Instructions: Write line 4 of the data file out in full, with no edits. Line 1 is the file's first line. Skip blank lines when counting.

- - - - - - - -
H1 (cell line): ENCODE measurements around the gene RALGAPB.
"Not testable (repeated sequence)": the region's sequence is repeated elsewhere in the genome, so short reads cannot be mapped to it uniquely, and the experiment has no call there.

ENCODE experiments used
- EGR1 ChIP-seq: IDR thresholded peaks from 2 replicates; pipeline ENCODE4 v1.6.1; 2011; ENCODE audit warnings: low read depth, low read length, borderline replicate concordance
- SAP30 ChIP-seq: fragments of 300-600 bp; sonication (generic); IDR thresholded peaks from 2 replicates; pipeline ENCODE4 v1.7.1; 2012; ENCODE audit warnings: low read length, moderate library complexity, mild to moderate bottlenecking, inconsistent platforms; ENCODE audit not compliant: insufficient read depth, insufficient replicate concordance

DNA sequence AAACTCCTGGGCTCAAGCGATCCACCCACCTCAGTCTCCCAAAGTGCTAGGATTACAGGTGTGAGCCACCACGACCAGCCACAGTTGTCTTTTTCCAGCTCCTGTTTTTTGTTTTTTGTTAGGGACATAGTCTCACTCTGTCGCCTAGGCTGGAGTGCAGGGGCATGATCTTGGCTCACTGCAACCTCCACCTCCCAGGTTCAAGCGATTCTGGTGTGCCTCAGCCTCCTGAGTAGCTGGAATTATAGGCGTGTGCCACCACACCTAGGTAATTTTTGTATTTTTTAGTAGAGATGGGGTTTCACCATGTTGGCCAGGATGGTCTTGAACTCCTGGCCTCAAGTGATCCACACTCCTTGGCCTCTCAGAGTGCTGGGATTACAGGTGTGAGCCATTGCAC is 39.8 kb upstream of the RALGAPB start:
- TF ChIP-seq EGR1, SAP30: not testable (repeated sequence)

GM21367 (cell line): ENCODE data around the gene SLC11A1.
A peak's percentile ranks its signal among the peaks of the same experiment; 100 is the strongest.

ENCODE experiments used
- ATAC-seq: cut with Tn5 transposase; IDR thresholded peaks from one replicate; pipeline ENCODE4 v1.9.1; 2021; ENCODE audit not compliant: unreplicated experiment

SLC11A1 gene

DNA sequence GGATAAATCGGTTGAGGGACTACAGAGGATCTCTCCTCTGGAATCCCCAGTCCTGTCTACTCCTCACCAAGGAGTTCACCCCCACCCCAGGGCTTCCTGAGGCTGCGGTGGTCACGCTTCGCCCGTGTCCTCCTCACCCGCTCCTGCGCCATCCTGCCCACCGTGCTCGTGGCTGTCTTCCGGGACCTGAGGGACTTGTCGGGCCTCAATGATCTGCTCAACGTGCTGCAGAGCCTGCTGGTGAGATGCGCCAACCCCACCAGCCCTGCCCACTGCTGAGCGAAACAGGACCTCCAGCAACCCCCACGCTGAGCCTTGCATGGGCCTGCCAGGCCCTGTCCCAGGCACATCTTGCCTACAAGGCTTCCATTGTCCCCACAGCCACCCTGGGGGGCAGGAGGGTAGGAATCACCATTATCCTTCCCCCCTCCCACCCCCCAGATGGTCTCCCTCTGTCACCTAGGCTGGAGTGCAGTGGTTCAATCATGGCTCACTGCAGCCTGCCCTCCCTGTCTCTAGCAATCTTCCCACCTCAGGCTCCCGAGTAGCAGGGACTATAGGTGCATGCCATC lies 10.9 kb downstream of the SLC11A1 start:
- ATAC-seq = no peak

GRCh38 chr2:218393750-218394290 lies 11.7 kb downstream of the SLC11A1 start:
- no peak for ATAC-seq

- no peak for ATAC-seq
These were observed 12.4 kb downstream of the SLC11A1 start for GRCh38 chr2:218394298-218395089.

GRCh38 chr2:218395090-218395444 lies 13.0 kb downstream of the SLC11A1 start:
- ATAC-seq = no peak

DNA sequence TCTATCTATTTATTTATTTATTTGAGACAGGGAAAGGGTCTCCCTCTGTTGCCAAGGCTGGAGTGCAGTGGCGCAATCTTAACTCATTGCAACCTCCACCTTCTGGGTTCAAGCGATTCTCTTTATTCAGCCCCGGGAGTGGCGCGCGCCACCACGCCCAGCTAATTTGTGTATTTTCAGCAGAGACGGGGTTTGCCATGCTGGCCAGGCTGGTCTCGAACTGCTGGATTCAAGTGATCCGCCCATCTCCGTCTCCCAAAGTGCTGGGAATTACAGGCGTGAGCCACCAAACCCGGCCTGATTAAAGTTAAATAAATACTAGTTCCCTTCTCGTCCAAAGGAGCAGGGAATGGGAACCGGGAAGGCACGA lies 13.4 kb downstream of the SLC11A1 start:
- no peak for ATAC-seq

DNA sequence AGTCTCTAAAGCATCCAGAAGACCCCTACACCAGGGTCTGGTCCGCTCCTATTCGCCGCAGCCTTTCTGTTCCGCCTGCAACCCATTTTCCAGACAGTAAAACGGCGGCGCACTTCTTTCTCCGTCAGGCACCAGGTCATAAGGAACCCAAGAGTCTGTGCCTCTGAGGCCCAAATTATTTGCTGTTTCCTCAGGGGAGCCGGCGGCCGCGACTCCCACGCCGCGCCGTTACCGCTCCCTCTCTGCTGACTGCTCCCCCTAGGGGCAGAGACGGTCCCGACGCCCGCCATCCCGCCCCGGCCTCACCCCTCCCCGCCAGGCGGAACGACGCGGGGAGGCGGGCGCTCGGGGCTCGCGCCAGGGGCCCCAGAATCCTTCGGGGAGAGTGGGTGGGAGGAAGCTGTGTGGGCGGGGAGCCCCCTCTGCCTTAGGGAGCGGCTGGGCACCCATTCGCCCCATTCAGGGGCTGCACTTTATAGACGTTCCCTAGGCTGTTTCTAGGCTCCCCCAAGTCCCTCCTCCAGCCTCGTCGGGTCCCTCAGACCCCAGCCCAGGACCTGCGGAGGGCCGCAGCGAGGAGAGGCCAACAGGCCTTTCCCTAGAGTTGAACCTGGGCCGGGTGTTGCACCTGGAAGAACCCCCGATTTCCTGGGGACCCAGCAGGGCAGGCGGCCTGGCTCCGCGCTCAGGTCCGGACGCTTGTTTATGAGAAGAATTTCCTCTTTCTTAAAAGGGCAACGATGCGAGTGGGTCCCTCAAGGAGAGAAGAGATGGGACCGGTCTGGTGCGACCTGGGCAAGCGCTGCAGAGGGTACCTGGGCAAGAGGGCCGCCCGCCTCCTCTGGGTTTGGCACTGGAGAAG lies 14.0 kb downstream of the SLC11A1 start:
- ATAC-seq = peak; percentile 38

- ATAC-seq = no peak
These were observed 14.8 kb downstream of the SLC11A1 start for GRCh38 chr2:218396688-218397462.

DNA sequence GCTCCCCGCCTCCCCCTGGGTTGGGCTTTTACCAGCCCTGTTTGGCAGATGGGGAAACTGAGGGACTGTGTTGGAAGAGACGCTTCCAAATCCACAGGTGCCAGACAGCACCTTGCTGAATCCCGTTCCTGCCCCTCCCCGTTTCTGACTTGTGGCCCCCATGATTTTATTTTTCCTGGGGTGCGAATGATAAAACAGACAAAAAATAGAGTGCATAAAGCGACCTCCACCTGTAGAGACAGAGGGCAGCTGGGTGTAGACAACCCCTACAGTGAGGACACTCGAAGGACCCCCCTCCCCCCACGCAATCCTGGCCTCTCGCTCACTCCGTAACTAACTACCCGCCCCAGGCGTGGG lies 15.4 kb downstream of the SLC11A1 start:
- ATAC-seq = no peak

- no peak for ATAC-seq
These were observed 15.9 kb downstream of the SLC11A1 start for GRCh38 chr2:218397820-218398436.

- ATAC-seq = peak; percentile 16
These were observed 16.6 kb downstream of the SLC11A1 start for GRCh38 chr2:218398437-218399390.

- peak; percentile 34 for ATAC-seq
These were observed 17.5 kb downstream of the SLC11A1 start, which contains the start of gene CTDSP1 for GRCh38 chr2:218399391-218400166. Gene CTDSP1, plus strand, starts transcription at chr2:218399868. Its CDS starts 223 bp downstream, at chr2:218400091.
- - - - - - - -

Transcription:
- EGR1 ChIP-seq: IDR thresholded peaks from 2 replicates; pipeline ENCODE4 v1.6.1; 2011; ENCODE audit warnings: low read depth, low read length, borderline replicate concordance